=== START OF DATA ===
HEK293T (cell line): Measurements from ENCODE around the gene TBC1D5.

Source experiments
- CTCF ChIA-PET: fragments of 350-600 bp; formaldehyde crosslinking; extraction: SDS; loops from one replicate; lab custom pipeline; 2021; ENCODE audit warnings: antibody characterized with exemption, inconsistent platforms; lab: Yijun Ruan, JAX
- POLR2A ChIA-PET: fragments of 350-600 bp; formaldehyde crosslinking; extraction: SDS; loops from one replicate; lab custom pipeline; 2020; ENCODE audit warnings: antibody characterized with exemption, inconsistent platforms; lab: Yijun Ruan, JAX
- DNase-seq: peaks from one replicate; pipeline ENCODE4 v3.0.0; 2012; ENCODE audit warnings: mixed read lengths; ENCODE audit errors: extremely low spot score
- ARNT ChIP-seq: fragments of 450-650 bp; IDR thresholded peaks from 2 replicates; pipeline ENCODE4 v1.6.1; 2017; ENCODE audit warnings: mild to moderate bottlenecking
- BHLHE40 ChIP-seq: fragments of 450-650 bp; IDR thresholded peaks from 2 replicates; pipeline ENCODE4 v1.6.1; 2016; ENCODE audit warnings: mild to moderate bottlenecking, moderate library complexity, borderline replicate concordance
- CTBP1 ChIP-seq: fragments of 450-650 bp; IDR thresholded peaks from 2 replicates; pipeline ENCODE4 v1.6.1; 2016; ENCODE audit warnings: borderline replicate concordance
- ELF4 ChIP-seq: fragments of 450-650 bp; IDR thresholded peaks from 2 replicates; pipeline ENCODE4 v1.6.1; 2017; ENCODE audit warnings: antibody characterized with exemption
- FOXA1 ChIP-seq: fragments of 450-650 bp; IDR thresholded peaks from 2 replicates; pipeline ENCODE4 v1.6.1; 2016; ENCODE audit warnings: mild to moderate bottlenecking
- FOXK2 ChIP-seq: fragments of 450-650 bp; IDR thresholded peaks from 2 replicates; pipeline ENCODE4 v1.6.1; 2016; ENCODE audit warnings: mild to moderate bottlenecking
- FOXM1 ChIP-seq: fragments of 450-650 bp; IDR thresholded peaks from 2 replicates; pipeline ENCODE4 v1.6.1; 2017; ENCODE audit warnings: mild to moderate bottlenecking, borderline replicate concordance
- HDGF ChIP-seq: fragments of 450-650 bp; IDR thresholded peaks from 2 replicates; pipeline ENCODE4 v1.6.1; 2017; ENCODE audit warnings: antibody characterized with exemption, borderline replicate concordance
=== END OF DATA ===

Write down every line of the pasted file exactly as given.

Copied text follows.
HEK293T (cell line): Measurements from ENCODE around the gene TBC1D5.

Source experiments
- CTCF ChIA-PET: fragments of 350-600 bp; formaldehyde crosslinking; extraction: SDS; loops from one replicate; lab custom pipeline; 2021; ENCODE audit warnings: antibody characterized with exemption, inconsistent platforms; lab: Yijun Ruan, JAX
- POLR2A ChIA-PET: fragments of 350-600 bp; formaldehyde crosslinking; extraction: SDS; loops from one replicate; lab custom pipeline; 2020; ENCODE audit warnings: antibody characterized with exemption, inconsistent platforms; lab: Yijun Ruan, JAX
- DNase-seq: peaks from one replicate; pipeline ENCODE4 v3.0.0; 2012; ENCODE audit warnings: mixed read lengths; ENCODE audit errors: extremely low spot score
- ARNT ChIP-seq: fragments of 450-650 bp; IDR thresholded peaks from 2 replicates; pipeline ENCODE4 v1.6.1; 2017; ENCODE audit warnings: mild to moderate bottlenecking
- BHLHE40 ChIP-seq: fragments of 450-650 bp; IDR thresholded peaks from 2 replicates; pipeline ENCODE4 v1.6.1; 2016; ENCODE audit warnings: mild to moderate bottlenecking, moderate library complexity, borderline replicate concordance
- CTBP1 ChIP-seq: fragments of 450-650 bp; IDR thresholded peaks from 2 replicates; pipeline ENCODE4 v1.6.1; 2016; ENCODE audit warnings: borderline replicate concordance
- ELF4 ChIP-seq: fragments of 450-650 bp; IDR thresholded peaks from 2 replicates; pipeline ENCODE4 v1.6.1; 2017; ENCODE audit warnings: antibody characterized with exemption
- FOXA1 ChIP-seq: fragments of 450-650 bp; IDR thresholded peaks from 2 replicates; pipeline ENCODE4 v1.6.1; 2016; ENCODE audit warnings: mild to moderate bottlenecking
- FOXK2 ChIP-seq: fragments of 450-650 bp; IDR thresholded peaks from 2 replicates; pipeline ENCODE4 v1.6.1; 2016; ENCODE audit warnings: mild to moderate bottlenecking
- FOXM1 ChIP-seq: fragments of 450-650 bp; IDR thresholded peaks from 2 replicates; pipeline ENCODE4 v1.6.1; 2017; ENCODE audit warnings: mild to moderate bottlenecking, borderline replicate concordance
- HDGF ChIP-seq: fragments of 450-650 bp; IDR thresholded peaks from 2 replicates; pipeline ENCODE4 v1.6.1; 2017; ENCODE audit warnings: antibody characterized with exemption, borderline replicate concordance